If there was a turning point in the Campaign, it was between the dates of 21 and 28 May. They encompassed the landing at San Carlos, an extraordinary feat of arms, but at a cost. The losses of HMS Ardent, HMS Antelope, SS Atlantic Conveyor, and HMS Coventry, together with immobilising hits to a number of other ships. As expected, in assisting the landing and thereafter, the Surface Fleet was suffering damage that would be unsustainable over time. In particular, the loss of Atlantic Conveyor with its strategic reserve of helicopters was a major blow. But against this, the Argentine Forces were being inflicted with heavy losses. Their Navy had not reappeared since the sinking of the Belgrano, a factor that is frequently overlooked in subsequent debate concerning this event. Their Air Force operated with a boldness and skill that was unexpected and admirable, but the attrition in their numbers during this period was dramatic. Ashore, a largely conscript Argentinian Force, in Goose Green, Hamilton, and around the approaches to Port Stanley, the capital, were becoming ever more aware that their supply lines had been severed, and that a tried and tested force of Marine and Army professionals were on their way to engage them.
For us in Glamorgan, we had undertaken the Pebble Island raid on West Falkland with Special Forces embarked, and spent night after night on the gunline south of Stanley, pouring Naval Gunfire support inland to soften up the opposition and assist the Land effort. People had become used to the pace and the routine of operations, but a tiredness was setting in. Having been fully committed to the operation since the beginning, Glamorgan was sent to help in organising the multitude of merchant ships that were acting in support of the Task Group away from the threat further offshore. This allowed us a few days to refresh and reinvigorate; to digest letters from home that had only just arrived, our first contact since sailing from Portsmouth, and to reflect on a helter-skelter of impressions and thoughts that made up our preceding 10 weeks in which we had been engaged in the Campaign. In such times, there is a need to stand on the upper deck and breath clean rather than recirculated air, and then sleep in the knowledge that Action Stations will not be sounded or a hit sustained. The mind can wind down very quickly and then strengthen when these circumstances are in play.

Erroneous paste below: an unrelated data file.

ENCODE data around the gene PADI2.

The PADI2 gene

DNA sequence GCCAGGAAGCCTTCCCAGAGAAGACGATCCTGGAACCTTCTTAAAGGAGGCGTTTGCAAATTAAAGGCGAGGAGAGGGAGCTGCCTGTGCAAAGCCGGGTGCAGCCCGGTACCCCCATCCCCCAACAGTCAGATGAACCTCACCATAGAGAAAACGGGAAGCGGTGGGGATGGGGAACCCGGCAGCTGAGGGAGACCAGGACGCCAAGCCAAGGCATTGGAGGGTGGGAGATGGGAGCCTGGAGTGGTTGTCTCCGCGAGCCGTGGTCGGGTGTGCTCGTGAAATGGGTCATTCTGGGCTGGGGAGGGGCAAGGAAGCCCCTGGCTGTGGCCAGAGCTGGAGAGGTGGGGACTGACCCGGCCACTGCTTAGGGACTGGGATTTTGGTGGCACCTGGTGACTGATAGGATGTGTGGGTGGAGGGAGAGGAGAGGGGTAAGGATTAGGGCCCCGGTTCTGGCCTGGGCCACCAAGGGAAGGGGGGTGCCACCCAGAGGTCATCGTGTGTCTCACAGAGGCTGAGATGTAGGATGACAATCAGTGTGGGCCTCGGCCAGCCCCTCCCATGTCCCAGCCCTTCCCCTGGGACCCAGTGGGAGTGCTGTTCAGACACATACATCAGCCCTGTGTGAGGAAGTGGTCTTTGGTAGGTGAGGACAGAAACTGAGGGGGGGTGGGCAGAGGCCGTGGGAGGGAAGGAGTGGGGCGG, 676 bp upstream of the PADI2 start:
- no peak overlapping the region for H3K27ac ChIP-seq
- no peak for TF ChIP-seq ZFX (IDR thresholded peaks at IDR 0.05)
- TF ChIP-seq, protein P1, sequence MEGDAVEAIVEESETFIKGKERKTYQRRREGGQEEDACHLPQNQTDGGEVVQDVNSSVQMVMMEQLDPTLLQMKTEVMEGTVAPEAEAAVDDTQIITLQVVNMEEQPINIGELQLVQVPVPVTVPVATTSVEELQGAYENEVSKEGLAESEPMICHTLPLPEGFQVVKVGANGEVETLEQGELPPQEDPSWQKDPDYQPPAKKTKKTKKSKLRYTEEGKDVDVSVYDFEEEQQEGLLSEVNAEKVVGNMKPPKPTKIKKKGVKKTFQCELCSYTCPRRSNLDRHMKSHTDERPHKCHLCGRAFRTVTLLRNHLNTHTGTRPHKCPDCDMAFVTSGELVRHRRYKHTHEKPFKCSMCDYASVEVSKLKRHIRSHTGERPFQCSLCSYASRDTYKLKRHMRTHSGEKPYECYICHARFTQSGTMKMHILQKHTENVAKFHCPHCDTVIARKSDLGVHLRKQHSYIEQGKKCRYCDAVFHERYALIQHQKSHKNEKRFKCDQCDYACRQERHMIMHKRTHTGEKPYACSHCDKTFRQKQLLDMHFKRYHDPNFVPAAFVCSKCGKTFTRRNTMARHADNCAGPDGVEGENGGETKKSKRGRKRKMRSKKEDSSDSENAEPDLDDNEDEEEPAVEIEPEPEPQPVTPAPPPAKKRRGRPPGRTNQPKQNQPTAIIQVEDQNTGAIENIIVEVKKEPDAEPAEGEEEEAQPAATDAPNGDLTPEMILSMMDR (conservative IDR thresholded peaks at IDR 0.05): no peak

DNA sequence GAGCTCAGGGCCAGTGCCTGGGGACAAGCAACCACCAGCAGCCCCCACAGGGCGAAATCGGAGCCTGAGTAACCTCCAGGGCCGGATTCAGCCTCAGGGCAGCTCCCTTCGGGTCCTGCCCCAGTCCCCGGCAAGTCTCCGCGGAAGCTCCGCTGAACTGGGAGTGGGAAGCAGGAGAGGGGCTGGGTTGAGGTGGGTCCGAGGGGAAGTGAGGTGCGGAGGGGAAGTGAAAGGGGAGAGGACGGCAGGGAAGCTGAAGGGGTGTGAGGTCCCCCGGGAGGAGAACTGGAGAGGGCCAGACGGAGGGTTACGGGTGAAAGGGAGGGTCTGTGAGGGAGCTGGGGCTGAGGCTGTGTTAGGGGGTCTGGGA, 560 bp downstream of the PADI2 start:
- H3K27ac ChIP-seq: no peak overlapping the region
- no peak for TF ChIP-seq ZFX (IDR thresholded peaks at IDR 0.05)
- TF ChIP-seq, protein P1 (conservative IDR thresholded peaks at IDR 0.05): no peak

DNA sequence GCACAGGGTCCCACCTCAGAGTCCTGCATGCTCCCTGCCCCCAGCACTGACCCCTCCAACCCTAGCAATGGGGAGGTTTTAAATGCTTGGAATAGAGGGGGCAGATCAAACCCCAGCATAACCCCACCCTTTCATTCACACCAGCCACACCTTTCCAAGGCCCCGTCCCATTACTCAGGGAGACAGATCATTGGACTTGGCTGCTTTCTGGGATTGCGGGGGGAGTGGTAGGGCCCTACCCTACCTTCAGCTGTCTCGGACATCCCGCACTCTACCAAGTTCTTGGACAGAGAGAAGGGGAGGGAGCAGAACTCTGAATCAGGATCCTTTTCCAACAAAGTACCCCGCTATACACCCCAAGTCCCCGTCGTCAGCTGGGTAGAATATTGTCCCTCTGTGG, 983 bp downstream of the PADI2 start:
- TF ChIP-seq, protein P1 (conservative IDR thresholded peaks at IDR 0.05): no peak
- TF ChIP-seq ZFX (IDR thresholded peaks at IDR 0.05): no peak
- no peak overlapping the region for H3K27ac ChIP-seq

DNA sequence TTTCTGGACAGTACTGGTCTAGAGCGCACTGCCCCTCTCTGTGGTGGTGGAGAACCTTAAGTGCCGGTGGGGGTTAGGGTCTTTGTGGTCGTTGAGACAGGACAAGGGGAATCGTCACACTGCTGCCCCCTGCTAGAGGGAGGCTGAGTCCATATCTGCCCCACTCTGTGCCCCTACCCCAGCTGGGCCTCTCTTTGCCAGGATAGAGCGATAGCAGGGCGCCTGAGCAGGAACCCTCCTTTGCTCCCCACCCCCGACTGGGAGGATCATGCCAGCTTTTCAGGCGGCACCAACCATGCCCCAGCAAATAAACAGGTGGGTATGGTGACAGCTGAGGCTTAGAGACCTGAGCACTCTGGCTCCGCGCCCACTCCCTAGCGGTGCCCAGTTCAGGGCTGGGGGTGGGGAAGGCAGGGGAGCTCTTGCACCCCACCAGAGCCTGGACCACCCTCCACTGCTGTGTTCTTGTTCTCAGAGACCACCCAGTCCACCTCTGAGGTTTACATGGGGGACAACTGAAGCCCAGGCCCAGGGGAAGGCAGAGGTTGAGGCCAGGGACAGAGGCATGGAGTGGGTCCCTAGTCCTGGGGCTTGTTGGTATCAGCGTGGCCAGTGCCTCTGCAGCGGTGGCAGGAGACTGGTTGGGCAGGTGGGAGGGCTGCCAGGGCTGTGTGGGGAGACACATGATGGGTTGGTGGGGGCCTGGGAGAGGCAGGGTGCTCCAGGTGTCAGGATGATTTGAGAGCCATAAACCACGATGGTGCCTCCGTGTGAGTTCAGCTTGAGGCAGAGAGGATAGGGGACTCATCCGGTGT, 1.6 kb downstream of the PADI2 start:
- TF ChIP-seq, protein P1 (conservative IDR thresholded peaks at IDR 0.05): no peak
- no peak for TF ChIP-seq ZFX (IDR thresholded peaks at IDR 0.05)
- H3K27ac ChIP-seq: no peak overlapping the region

Exocet Missile Hit
The major surprise to all in the Campaign, one that came from nowhere and caused the utmost anxiety, was the Exocet Missile, fitted to a number of Argentine ships and flown by a French made Jet – the Super Etendard. Glamorgan and other units in the Surface Fleet had their own Exocets fitted so we were well aware of its capabilities. We had practiced firing it in earnest, but given, as a French made missile, that it was unlikely to be fired at us, we had not practiced defending against it. So procedures and practices for doing this simply did not exist. Sterling work was conducted at ARE Funtington to put this in place, and it arrived with us as we transitted south as the Lead Group. Such work was done by a number of good people whom I know reside in Rowlands Castle, and still do. Members of the Task Group owe them much. They saved many lives for sure. The missile is a sea skimmer, with a clever seeker radar head, that has many built in features that allow for avoidance and lethality. Produced by the French, it became a ‘must have’ missile for many navies, for the punch it offered and the relative simplicity of its fit and operation. It is a sea skimmer as mentioned, optimised to penetrate the softer skin area of a ship. To do this, it travels at 700 mph to deliver a 364 lb warhead. Quite simply, it was – and probably still is – a deadly missile in all respects. Up to the point where Glamorgan was dispatched to assist the Merchant shipping, the ship had survived involvement in 3 Exocet attacks. Attacks that had been the cause of terminal damage to Sheffield and the Atlantic Conveyor. It would be no overstatement to say that an Exocet in flight raised the blood pressure of all and sundry across the Task Group.